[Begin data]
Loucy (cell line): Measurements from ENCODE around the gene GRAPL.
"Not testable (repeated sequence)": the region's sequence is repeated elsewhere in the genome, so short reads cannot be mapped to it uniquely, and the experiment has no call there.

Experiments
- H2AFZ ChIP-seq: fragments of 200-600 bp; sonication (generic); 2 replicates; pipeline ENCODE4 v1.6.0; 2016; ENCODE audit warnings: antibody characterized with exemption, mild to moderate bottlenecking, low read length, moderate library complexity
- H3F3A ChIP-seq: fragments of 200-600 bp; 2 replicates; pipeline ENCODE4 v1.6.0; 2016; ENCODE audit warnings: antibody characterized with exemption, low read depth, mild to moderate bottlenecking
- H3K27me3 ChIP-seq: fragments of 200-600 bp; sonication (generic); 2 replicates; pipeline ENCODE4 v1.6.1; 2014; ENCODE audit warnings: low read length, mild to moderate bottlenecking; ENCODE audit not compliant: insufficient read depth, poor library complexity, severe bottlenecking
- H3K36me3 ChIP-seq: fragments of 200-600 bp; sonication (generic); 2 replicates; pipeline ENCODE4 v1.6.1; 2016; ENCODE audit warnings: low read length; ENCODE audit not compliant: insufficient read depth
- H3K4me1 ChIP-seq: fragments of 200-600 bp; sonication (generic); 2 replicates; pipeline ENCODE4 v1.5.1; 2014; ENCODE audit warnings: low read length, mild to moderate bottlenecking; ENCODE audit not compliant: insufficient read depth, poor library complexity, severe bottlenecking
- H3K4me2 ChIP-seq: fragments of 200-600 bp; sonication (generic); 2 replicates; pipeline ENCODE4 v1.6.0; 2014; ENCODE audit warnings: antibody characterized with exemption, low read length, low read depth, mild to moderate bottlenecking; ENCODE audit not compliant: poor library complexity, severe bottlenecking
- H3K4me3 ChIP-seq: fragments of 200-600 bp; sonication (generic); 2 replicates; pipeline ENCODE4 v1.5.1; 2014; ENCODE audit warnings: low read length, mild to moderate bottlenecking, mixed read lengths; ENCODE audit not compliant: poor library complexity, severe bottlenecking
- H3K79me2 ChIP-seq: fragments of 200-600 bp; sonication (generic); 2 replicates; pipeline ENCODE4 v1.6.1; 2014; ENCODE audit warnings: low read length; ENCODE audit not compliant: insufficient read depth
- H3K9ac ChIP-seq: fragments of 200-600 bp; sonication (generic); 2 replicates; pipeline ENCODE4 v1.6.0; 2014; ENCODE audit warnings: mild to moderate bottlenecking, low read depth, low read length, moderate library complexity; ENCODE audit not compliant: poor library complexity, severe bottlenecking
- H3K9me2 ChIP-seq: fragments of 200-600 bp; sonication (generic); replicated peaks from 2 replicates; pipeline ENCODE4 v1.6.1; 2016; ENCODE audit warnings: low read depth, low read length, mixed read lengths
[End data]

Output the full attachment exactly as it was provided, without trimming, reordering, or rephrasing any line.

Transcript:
Loucy (cell line): Measurements from ENCODE around the gene GRAPL.
"Not testable (repeated sequence)": the region's sequence is repeated elsewhere in the genome, so short reads cannot be mapped to it uniquely, and the experiment has no call there.

Experiments
- H2AFZ ChIP-seq: fragments of 200-600 bp; sonication (generic); 2 replicates; pipeline ENCODE4 v1.6.0; 2016; ENCODE audit warnings: antibody characterized with exemption, mild to moderate bottlenecking, low read length, moderate library complexity
- H3F3A ChIP-seq: fragments of 200-600 bp; 2 replicates; pipeline ENCODE4 v1.6.0; 2016; ENCODE audit warnings: antibody characterized with exemption, low read depth, mild to moderate bottlenecking
- H3K27me3 ChIP-seq: fragments of 200-600 bp; sonication (generic); 2 replicates; pipeline ENCODE4 v1.6.1; 2014; ENCODE audit warnings: low read length, mild to moderate bottlenecking; ENCODE audit not compliant: insufficient read depth, poor library complexity, severe bottlenecking
- H3K36me3 ChIP-seq: fragments of 200-600 bp; sonication (generic); 2 replicates; pipeline ENCODE4 v1.6.1; 2016; ENCODE audit warnings: low read length; ENCODE audit not compliant: insufficient read depth
- H3K4me1 ChIP-seq: fragments of 200-600 bp; sonication (generic); 2 replicates; pipeline ENCODE4 v1.5.1; 2014; ENCODE audit warnings: low read length, mild to moderate bottlenecking; ENCODE audit not compliant: insufficient read depth, poor library complexity, severe bottlenecking
- H3K4me2 ChIP-seq: fragments of 200-600 bp; sonication (generic); 2 replicates; pipeline ENCODE4 v1.6.0; 2014; ENCODE audit warnings: antibody characterized with exemption, low read length, low read depth, mild to moderate bottlenecking; ENCODE audit not compliant: poor library complexity, severe bottlenecking
- H3K4me3 ChIP-seq: fragments of 200-600 bp; sonication (generic); 2 replicates; pipeline ENCODE4 v1.5.1; 2014; ENCODE audit warnings: low read length, mild to moderate bottlenecking, mixed read lengths; ENCODE audit not compliant: poor library complexity, severe bottlenecking
- H3K79me2 ChIP-seq: fragments of 200-600 bp; sonication (generic); 2 replicates; pipeline ENCODE4 v1.6.1; 2014; ENCODE audit warnings: low read length; ENCODE audit not compliant: insufficient read depth
- H3K9ac ChIP-seq: fragments of 200-600 bp; sonication (generic); 2 replicates; pipeline ENCODE4 v1.6.0; 2014; ENCODE audit warnings: mild to moderate bottlenecking, low read depth, low read length, moderate library complexity; ENCODE audit not compliant: poor library complexity, severe bottlenecking
- H3K9me2 ChIP-seq: fragments of 200-600 bp; sonication (generic); replicated peaks from 2 replicates; pipeline ENCODE4 v1.6.1; 2016; ENCODE audit warnings: low read depth, low read length, mixed read lengths